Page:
There are few foods as perfect as a classic pepperoni pizza. It’s one of those dishes that needs almost no improvement, spicy and meaty perfection that adds a twist of heat to tangy tomato and salty cheese.
So when you see “Old World Pepperoni” on a menu, you might wonder what has happened to your beloved favorite.
Don’t worry, old world pepperoni is basically just pepperoni made better. Spicier with a natural casing, it curls up during cooking to make little cups of flavor. This dark red meat has a lot in common with its new world sibling, but with a few changes that really ramp up the deliciousness.
If you can’t understand how pepperoni gets any better, then this is the guide for you. We can tell you everything that sets old-world pepperoni apart, as well as the similarities that guarantee almost any pepperoni fan will fall in love.
The History Of Pepperoni
If you want to understand old-world pepperoni, then you have to understand exactly what pepperoni is — beyond just “spicy sausage that goes on pizza”.
Pepperoni, both new world and old world, is a spicy sausage made from cured pork or beef. This meat is typically flavored with paprika and chilies, sliced thin, and baked on top of pizza.
So, that’s the “pepperoni” part covered. But what’s the “old world”? And how does it relate to pizza toppings?
The term “old world” might conjure up images of prehistoric cavemen and dinosaur sausages, but it’s actually a fairly simple term. “The old world” basically refers to Europe, Asia, and Africa. “The new world” is considered to be the Americas, Australia, and anywhere else.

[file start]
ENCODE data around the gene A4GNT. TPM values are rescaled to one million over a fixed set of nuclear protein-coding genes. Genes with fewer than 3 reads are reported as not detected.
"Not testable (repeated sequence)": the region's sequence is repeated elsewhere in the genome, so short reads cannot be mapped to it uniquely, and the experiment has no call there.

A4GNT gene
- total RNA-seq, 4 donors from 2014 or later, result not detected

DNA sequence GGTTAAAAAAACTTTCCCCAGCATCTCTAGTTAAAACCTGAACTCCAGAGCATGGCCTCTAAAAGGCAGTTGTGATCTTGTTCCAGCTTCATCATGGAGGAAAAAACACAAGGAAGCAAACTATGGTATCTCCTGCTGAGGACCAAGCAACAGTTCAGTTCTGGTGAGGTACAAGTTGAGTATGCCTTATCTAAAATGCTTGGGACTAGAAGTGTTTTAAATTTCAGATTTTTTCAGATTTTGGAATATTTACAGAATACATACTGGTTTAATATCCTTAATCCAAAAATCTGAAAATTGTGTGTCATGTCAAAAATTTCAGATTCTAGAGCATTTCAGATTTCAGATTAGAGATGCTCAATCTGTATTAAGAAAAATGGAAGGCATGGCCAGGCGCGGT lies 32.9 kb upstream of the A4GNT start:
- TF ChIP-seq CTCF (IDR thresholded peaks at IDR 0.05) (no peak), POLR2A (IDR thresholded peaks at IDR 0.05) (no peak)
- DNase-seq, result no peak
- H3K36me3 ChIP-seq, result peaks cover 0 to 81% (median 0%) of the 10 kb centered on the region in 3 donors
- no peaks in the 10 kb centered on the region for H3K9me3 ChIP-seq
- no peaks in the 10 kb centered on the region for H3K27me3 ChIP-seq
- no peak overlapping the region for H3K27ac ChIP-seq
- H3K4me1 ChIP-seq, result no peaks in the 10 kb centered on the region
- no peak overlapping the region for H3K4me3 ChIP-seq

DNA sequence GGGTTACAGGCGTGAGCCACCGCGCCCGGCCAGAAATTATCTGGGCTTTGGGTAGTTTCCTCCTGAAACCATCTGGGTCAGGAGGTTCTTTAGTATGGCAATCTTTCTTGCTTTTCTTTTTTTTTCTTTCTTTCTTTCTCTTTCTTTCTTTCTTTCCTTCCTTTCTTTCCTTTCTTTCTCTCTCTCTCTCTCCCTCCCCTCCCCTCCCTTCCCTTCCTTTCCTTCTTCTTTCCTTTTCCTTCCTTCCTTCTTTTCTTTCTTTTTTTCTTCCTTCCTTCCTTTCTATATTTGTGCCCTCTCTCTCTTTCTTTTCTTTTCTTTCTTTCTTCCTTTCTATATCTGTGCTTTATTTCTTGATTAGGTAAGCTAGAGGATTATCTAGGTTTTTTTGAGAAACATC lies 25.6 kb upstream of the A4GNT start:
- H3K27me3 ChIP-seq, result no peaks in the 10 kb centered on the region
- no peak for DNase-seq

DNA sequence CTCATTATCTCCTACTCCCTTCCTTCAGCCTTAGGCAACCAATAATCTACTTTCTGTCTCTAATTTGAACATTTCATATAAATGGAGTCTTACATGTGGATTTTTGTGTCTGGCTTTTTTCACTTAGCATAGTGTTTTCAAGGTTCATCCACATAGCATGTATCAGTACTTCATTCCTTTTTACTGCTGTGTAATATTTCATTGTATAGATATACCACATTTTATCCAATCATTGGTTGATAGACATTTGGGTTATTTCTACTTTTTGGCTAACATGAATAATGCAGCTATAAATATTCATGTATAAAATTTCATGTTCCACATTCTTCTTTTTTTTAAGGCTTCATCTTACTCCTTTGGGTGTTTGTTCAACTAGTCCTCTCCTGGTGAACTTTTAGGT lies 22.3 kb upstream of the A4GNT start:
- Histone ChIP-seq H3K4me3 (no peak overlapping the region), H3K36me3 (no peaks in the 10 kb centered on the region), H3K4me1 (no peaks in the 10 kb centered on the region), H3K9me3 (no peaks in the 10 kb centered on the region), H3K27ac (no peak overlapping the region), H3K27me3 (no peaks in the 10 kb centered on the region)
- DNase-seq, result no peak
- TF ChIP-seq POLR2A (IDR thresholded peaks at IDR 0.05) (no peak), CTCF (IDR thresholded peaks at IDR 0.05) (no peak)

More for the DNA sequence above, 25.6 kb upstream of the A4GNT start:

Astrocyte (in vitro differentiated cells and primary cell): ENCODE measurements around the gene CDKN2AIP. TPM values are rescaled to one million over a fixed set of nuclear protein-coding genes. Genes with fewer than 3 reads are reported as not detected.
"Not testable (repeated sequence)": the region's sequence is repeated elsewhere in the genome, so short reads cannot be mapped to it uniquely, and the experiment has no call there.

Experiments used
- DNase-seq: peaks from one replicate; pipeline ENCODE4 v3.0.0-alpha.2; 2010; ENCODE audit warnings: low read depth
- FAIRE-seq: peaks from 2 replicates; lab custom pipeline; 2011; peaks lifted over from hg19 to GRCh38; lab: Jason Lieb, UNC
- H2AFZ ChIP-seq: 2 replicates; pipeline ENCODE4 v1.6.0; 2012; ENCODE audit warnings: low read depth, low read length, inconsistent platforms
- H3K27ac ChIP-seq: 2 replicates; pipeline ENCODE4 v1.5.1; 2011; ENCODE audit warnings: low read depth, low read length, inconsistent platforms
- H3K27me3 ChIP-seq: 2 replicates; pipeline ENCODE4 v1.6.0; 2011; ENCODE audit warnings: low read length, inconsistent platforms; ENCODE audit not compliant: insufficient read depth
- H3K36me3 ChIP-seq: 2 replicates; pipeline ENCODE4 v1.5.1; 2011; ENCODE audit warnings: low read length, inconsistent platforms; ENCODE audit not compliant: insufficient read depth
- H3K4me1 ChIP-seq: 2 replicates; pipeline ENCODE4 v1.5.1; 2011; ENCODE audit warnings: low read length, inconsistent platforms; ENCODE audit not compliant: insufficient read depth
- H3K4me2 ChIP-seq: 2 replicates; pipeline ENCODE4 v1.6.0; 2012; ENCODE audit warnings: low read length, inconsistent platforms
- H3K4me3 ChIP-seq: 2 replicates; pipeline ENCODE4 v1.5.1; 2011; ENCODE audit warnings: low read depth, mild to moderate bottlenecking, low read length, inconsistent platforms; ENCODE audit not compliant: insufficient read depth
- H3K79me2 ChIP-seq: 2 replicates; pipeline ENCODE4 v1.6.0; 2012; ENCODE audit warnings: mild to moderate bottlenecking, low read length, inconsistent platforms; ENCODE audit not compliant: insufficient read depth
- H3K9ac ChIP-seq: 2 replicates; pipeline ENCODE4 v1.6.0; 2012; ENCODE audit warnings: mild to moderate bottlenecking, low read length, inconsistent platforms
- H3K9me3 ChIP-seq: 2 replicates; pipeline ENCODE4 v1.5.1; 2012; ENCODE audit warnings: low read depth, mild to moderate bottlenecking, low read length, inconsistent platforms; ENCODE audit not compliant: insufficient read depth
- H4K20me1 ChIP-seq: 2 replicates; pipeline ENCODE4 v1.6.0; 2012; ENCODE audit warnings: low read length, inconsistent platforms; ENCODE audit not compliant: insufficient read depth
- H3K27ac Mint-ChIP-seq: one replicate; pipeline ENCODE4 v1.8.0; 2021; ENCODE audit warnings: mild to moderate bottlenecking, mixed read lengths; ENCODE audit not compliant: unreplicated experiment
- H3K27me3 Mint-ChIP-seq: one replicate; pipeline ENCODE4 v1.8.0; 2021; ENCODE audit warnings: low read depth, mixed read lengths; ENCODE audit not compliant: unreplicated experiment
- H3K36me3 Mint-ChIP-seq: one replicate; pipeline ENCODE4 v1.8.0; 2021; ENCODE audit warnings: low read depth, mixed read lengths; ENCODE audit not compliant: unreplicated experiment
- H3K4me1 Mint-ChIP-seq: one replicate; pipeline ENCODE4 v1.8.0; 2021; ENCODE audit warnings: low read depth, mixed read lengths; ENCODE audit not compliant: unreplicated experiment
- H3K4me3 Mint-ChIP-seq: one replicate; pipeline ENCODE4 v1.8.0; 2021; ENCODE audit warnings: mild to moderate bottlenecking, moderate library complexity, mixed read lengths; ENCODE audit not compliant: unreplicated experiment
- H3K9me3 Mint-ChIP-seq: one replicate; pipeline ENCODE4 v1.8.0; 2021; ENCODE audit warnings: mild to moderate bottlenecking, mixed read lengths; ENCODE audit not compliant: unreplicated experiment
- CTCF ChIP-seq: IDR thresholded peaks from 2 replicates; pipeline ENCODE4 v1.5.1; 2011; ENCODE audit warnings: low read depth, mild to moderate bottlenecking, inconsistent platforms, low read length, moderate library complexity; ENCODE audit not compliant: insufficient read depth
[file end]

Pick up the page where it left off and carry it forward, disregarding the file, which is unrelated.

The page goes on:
When it comes to pepperoni, you might have guessed that “old world” pepperoni is considered Italian, and “new world” pepperoni is American.
What might surprise you is that pepperoni is actually an American food, not an Italian transplant. When the Italians came to America, they bought a lot of flavors and food with them.
Inspired by the spicy sausages of home, Italian-Americans created the uniquely delicious pepperoni, and a modern pizza classic was born.
In fact, if you try and order old-world pepperoni when you’re in Italy, you might not get what you expect. Pepperoni is more often used to describe a large bell pepper in Italy. And as much as we love bell peppers on pizza, they’re no substitute for pepperoni.
Nowadays, pepperoni is so popular that Americans eat 251.7 million pounds of the stuff on pizza every year!
American Pepperoni vs Old World Pepperoni
American pepperoni and old world pepperoni are sort of like twins. There are a lot of similarities there, and in some cases, you might have to look hard to find the differences, but they still aren’t exactly the same.
The most immediate difference between a pizza topped with old-world pepperoni and pizza topped with American pepperoni is the look. Old world pepperoni is a darker red, almost mahogany when cooked. American pepperoni is much brighter, with a slight orange hue.
American pepperoni is likely to be cut into even slices and lies flat on the pizza. Old world pepperoni is thicker, curling up at the edges and creating a cup. Depending on the cutting skills of the chef, you might notice that old-world pepperoni is sliced unevenly.
But it isn’t all in the appearance. When you bite into the pepperoni, you’ll notice a flavor difference as well.
Old world pepperoni is made using more traditionally Italian techniques. These old-school methods lend the pepperoni a robust flavoring, with more depth and variety than American pepperoni.
But what exactly are these flavoring methods?